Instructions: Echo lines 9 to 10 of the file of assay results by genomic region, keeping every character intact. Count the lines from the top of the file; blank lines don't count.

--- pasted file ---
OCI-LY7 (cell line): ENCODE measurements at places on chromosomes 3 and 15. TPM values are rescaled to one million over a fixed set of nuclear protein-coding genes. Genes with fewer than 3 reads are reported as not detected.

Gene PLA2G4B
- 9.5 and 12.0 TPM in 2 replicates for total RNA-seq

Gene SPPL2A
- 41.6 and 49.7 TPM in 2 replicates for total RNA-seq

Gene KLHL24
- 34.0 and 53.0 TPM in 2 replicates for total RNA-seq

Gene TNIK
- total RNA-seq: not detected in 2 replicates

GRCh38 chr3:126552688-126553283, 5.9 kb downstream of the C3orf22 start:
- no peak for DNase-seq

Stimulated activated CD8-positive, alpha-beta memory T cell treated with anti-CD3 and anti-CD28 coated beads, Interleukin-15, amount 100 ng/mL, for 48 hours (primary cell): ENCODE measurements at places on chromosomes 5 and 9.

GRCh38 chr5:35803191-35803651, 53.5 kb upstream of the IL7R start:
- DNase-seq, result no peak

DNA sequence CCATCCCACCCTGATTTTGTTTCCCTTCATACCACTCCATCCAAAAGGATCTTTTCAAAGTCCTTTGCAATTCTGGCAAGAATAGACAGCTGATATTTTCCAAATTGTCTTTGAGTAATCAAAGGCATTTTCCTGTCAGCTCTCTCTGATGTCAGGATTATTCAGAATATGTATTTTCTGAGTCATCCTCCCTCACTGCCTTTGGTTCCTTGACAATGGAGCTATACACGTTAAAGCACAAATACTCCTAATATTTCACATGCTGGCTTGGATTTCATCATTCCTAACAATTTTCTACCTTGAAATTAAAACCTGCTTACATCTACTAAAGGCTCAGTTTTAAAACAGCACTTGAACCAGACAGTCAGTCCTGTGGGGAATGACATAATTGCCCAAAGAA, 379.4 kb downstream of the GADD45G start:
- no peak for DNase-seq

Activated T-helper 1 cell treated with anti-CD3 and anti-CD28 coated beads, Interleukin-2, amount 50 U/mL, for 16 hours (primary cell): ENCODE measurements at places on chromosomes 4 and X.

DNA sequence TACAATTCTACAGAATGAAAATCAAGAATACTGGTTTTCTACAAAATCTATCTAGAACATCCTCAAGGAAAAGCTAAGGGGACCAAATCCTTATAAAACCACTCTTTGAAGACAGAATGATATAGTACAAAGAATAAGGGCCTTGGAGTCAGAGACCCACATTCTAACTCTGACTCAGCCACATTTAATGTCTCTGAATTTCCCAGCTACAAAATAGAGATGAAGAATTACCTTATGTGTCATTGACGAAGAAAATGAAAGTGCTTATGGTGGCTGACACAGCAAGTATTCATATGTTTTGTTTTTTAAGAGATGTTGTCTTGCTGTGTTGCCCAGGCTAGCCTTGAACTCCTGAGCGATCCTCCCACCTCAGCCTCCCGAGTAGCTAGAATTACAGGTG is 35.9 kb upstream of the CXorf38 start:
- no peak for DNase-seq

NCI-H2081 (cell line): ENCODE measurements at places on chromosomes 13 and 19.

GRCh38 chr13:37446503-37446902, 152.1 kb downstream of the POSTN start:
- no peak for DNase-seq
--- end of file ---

- total RNA-seq: not detected in 2 replicates

GRCh38 chr3:126552688-126553283, 5.9 kb downstream of the C3orf22 start: